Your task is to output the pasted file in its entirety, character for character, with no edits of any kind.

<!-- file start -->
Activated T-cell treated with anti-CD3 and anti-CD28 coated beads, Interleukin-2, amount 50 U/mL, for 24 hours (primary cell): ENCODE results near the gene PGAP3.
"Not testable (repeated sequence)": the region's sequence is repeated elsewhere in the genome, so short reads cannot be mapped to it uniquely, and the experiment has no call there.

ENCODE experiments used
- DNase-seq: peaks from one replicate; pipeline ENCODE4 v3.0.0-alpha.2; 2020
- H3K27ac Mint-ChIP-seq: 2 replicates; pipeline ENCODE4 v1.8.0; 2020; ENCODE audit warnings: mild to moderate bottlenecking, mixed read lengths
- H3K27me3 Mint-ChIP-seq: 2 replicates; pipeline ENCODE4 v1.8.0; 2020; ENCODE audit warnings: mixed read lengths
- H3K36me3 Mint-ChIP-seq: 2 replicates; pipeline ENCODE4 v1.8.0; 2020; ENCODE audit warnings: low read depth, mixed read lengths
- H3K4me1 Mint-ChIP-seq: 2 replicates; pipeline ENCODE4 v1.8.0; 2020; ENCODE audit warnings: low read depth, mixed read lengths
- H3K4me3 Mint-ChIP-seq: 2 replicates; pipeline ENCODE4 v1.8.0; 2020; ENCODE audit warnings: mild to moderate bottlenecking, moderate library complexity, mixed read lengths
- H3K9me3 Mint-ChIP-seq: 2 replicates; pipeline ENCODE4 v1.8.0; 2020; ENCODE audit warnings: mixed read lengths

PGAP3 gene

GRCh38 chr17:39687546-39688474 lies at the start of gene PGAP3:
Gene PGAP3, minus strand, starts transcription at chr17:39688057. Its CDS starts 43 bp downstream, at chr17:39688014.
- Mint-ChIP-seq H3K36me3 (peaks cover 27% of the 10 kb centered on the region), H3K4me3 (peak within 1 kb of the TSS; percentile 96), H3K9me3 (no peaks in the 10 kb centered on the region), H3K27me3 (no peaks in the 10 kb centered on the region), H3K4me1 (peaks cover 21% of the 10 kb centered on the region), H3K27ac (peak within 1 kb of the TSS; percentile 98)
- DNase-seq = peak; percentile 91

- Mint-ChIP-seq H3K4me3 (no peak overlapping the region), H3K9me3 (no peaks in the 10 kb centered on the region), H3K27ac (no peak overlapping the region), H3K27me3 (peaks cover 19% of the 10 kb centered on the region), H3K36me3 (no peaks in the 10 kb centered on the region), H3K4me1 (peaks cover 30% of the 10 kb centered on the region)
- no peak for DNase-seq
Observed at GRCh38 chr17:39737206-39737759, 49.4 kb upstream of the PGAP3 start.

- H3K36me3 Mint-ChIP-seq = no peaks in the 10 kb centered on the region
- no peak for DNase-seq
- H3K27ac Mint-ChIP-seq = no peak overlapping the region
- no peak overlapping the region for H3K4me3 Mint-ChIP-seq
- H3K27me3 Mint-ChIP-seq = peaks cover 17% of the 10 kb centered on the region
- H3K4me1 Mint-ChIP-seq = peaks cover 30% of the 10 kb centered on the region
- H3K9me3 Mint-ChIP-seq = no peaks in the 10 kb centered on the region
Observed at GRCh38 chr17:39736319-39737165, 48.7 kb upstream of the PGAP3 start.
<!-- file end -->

Activated T-cell treated with anti-CD3 and anti-CD28 coated beads, Interleukin-2, amount 50 U/mL, for 24 hours (primary cell): ENCODE results near the gene PGAP3.
"Not testable (repeated sequence)": the region's sequence is repeated elsewhere in the genome, so short reads cannot be mapped to it uniquely, and the experiment has no call there.

ENCODE experiments used
- DNase-seq: peaks from one replicate; pipeline ENCODE4 v3.0.0-alpha.2; 2020
- H3K27ac Mint-ChIP-seq: 2 replicates; pipeline ENCODE4 v1.8.0; 2020; ENCODE audit warnings: mild to moderate bottlenecking, mixed read lengths
- H3K27me3 Mint-ChIP-seq: 2 replicates; pipeline ENCODE4 v1.8.0; 2020; ENCODE audit warnings: mixed read lengths
- H3K36me3 Mint-ChIP-seq: 2 replicates; pipeline ENCODE4 v1.8.0; 2020; ENCODE audit warnings: low read depth, mixed read lengths
- H3K4me1 Mint-ChIP-seq: 2 replicates; pipeline ENCODE4 v1.8.0; 2020; ENCODE audit warnings: low read depth, mixed read lengths
- H3K4me3 Mint-ChIP-seq: 2 replicates; pipeline ENCODE4 v1.8.0; 2020; ENCODE audit warnings: mild to moderate bottlenecking, moderate library complexity, mixed read lengths
- H3K9me3 Mint-ChIP-seq: 2 replicates; pipeline ENCODE4 v1.8.0; 2020; ENCODE audit warnings: mixed read lengths

PGAP3 gene

GRCh38 chr17:39687546-39688474 lies at the start of gene PGAP3:
Gene PGAP3, minus strand, starts transcription at chr17:39688057. Its CDS starts 43 bp downstream, at chr17:39688014.
- Mint-ChIP-seq H3K36me3 (peaks cover 27% of the 10 kb centered on the region), H3K4me3 (peak within 1 kb of the TSS; percentile 96), H3K9me3 (no peaks in the 10 kb centered on the region), H3K27me3 (no peaks in the 10 kb centered on the region), H3K4me1 (peaks cover 21% of the 10 kb centered on the region), H3K27ac (peak within 1 kb of the TSS; percentile 98)
- DNase-seq = peak; percentile 91

- Mint-ChIP-seq H3K4me3 (no peak overlapping the region), H3K9me3 (no peaks in the 10 kb centered on the region), H3K27ac (no peak overlapping the region), H3K27me3 (peaks cover 19% of the 10 kb centered on the region), H3K36me3 (no peaks in the 10 kb centered on the region), H3K4me1 (peaks cover 30% of the 10 kb centered on the region)
- no peak for DNase-seq
Observed at GRCh38 chr17:39737206-39737759, 49.4 kb upstream of the PGAP3 start.

- H3K36me3 Mint-ChIP-seq = no peaks in the 10 kb centered on the region
- no peak for DNase-seq
- H3K27ac Mint-ChIP-seq = no peak overlapping the region
- no peak overlapping the region for H3K4me3 Mint-ChIP-seq
- H3K27me3 Mint-ChIP-seq = peaks cover 17% of the 10 kb centered on the region
- H3K4me1 Mint-ChIP-seq = peaks cover 30% of the 10 kb centered on the region
- H3K9me3 Mint-ChIP-seq = no peaks in the 10 kb centered on the region
Observed at GRCh38 chr17:39736319-39737165, 48.7 kb upstream of the PGAP3 start.